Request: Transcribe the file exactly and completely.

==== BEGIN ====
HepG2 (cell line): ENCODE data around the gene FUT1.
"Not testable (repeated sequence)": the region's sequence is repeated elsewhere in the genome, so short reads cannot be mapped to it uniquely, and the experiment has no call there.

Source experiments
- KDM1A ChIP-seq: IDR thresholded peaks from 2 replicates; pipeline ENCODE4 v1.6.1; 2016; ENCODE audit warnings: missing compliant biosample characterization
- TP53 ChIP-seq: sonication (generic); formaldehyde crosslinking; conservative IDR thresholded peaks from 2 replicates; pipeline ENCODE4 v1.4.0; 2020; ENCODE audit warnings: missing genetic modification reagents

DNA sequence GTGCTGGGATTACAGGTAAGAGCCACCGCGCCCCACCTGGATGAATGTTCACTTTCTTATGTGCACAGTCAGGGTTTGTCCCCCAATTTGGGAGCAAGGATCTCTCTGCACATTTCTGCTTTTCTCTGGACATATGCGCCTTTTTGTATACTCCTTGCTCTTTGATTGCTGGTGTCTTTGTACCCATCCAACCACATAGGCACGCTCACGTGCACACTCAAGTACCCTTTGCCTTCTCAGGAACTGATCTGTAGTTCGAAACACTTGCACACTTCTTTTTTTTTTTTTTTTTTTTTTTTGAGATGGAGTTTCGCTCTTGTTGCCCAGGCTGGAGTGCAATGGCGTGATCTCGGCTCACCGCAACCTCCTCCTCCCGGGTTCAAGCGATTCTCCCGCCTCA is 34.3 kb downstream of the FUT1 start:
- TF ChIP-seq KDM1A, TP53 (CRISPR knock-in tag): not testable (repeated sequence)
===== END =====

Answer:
HepG2 (cell line): ENCODE data around the gene FUT1.
"Not testable (repeated sequence)": the region's sequence is repeated elsewhere in the genome, so short reads cannot be mapped to it uniquely, and the experiment has no call there.

Source experiments
- KDM1A ChIP-seq: IDR thresholded peaks from 2 replicates; pipeline ENCODE4 v1.6.1; 2016; ENCODE audit warnings: missing compliant biosample characterization
- TP53 ChIP-seq: sonication (generic); formaldehyde crosslinking; conservative IDR thresholded peaks from 2 replicates; pipeline ENCODE4 v1.4.0; 2020; ENCODE audit warnings: missing genetic modification reagents

DNA sequence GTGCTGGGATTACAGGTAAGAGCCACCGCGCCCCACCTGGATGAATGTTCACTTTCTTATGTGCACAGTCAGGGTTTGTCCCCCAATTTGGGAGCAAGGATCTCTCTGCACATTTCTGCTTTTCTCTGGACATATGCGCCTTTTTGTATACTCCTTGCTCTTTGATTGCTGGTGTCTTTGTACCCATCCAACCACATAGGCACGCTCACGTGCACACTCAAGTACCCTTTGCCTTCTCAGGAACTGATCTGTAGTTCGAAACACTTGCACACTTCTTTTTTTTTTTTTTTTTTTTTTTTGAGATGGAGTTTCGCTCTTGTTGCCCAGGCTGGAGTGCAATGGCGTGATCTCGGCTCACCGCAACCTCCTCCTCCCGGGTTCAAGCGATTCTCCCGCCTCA is 34.3 kb downstream of the FUT1 start:
- TF ChIP-seq KDM1A, TP53 (CRISPR knock-in tag): not testable (repeated sequence)